As a calligrapher and artist there’s nothing I enjoy more than making things with paper and paints – and I wanted to try something new after seeing so many tutorials for paper flowers on wedding blogs. I’ve written place name cards with a watercolour wash, which are really popular this wedding season, and I think watercolour tags or place cards go perfectly with these DIY crepe paper flowers. Also, they’re so much fun to make – I managed 40 in an afternoon, and (three months later) they’re still dotted around my calligraphy studio in little glass bottles instead of vases.
The finished paper flowers were taken to a creative shoot which I hope will inspire couples to design and make some pretty bits and pieces for your own weddings. All of the paper pieces I made can be recreated at home so do watch out for the shoot – coming to a wedding blog near you soon! The three images from the shoot are by Jamie at Vickerstaff Photography and a full list of the fab suppliers involved is at the end of this feature.
Step 1: cut bamboo skewers to desired length for flower stems
Step 2: cut petals from crepe paper. You’ll need 3-4 petals per flower (experiment with different petal shapes: these hearts are nice and easy)
Step 3: cut square centres from crepe paper. You need one per flower, and just large enough to wrap around your cotton wool balls and stick to your – er – sticks!
Step 4: Take petals and centres and place onto an upside down microwaveable bowl. Soak your paintbrush with plenty of water and gently ‘paint’ the petals with water. They’ll stick to the bowl. Dash a bit of watercolour paint on too – but not all over. You might fit 4 or 5 petals on the bowl at once, depending how large it is! Leave them on the bowl…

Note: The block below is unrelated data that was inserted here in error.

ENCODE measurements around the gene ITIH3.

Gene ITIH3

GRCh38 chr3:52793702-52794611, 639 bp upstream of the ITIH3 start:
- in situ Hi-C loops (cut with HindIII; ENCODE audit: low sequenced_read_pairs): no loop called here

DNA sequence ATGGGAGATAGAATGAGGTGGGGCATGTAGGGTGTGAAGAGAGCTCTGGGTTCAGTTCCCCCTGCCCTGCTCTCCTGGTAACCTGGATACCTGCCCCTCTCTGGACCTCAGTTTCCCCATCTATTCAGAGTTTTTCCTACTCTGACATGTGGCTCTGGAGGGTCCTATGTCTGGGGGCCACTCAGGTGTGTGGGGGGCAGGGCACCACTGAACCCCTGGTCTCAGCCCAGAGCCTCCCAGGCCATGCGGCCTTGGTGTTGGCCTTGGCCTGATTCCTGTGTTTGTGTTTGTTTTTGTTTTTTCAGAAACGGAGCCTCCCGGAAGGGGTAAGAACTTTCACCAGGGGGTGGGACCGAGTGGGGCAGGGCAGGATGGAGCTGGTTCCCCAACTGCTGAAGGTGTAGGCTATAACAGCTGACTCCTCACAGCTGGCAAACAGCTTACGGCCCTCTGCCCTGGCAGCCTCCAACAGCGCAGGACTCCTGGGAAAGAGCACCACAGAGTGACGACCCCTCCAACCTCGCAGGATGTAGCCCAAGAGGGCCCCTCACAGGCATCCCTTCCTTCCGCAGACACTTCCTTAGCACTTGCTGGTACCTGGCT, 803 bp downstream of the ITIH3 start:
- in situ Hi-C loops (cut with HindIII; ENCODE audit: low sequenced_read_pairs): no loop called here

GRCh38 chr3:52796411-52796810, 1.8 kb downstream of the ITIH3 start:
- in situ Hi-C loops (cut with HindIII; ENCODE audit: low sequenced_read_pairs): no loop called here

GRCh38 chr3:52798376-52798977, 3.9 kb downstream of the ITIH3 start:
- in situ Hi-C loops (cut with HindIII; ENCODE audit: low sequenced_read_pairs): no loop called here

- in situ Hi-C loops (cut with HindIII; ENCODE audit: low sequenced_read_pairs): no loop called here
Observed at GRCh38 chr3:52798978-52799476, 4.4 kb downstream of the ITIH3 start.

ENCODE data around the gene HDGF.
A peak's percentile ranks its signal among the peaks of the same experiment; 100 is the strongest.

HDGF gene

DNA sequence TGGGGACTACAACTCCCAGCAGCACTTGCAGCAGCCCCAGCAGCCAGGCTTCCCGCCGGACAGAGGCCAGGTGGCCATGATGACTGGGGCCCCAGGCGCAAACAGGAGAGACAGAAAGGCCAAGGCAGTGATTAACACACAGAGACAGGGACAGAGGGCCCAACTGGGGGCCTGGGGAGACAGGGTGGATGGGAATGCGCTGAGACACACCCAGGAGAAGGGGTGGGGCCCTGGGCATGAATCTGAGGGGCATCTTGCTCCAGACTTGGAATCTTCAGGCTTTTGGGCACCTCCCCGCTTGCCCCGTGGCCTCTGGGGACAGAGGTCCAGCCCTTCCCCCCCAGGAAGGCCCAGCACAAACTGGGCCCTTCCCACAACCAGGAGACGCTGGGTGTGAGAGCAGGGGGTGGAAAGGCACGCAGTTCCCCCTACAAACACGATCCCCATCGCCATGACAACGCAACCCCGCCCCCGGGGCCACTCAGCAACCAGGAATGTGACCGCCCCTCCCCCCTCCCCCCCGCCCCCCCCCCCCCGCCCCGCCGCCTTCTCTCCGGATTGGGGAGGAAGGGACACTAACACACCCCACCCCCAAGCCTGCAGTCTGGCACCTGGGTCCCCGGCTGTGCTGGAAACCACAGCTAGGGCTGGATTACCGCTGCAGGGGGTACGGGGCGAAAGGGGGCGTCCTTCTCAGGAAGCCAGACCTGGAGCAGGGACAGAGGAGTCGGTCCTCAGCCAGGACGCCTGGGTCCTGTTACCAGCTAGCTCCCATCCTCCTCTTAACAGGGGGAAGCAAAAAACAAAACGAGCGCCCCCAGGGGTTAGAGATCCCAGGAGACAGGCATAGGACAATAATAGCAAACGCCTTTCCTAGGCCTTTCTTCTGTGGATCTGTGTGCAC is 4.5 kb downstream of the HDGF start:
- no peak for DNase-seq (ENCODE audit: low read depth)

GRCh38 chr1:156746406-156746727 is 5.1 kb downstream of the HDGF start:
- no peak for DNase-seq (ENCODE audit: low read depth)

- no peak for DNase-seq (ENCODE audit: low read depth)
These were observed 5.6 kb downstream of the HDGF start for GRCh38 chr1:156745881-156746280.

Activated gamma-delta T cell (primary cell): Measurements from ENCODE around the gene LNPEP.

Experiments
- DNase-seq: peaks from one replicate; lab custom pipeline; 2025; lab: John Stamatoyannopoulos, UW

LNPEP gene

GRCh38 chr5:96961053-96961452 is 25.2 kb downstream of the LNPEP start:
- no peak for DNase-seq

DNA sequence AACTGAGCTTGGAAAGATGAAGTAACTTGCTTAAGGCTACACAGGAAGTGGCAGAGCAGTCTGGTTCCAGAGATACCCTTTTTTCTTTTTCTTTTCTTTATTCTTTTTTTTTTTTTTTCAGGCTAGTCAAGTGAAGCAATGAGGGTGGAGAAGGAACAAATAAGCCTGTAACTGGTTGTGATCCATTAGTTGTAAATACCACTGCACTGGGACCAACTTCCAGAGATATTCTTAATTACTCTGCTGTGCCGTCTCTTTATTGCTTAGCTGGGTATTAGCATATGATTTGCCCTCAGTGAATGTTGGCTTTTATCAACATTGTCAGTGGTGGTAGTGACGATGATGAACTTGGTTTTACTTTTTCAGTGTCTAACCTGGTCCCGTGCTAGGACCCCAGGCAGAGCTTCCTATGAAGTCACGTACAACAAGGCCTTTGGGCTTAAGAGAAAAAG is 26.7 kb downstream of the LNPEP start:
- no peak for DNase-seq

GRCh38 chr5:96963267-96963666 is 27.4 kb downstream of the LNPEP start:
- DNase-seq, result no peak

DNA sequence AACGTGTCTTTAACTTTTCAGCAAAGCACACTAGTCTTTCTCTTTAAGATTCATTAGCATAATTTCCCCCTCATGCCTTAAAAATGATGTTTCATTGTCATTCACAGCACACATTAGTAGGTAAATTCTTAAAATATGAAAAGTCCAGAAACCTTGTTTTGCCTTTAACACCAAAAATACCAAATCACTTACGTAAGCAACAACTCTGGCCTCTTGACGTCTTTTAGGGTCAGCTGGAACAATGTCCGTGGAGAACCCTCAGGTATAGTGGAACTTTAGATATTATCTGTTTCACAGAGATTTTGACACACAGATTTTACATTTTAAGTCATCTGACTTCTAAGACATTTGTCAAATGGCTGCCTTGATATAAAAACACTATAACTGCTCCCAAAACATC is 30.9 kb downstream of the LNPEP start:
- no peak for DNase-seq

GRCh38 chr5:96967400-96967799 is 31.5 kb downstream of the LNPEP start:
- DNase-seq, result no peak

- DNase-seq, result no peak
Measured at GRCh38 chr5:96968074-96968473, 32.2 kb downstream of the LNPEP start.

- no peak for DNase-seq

Step 5: You might find it helps to use a spray container with water instead of your paintbrush… I used both but you don’t need to really.
Step 6: When you have about 4 petals on your bowl, pop it in the microwave. Cook on the highest setting for 30 seconds or so, then keep a careful eye on the petals as you cook them for 10 seconds at a time. You’ll know when they’re dry as they’ll lift away from the bowl a little. Careful – the bowl will get hot!
Step 7: Gather everything together: tape, stems, dry petals and centres, and cotton wool balls. The flowers will come together quickly now!
Step 8: Wrap a little double sided tape around the top of your skewer. Spear a cotton wool ball with it, and wrap it all up with a dried, painted paper centre piece to make a ball which will form the centre of your first flower. It doesn’t have to be perfect!
Step 9: “Skewering action”!
Step 10: When the flower centre is made, you can begin to add petals
Step 11: It’s really easy – use a small piece of double sided tape (roughly where my fingers are in the image above) and then stick a petal on. Squish and squeeze to shape.
Step 12: Add 3 petals per flower, or more if there’s a gap to fill at the end. The image below shows the basic stages of flower from ball to bloom!
Step 13: Your finished flower… don’t worry, the process will get quicker as you make more of these!
Display your watercolour paper flowers in mini milk bottles with name tags as escort cards. I used one flower per bottle at our styling ideas shoot and made the most of the pretty tables at Broadoaks Country House by putting a few bottles in the drawers! They’d look fab on upcycled wooden stepladders or bookshelves as well – and you can experiment with colours as much as you like!
Thanks to everyone involved in our creative wedding styling shoot:
Julia Tasker Bridal Couture (facebook: www.facebook.com/JuliaTaskerBridalCouture)
Brackens of Bowness (facebook: www.facebook.com/pages/Brackens-of-Bowness)
Caroline’s Cake Company (facebook: www.facebook.com/CarolineCakeCompany)
Beautifully Vintage China Hire (facebook: www.facebook.com/pages/Beautifullyvintage-china-hire-vintage-accessories/261681570541562)
Aqua Hair and Beauty (facebook: www.facebook.com/AquaHairWindermere )
Definitions Mobile Beauty (facebook: www.facebook.com/pages/Definitions-Mobile-Beauty/106075792761107)
Broadoaks Country House (facebook: www.facebook.com/Broadoaksboutiquecountryhouse)
Pumpkin and Pye (facebook: www.facebook.com/PumpkinandPye)
Vintage Twee (facebook: www.facebook.com/vintagetwee)
With huge thanks to Jamie at Vickerstaff Photography (facebook: www.facebook.com/VickerstaffPhotographyCheshire)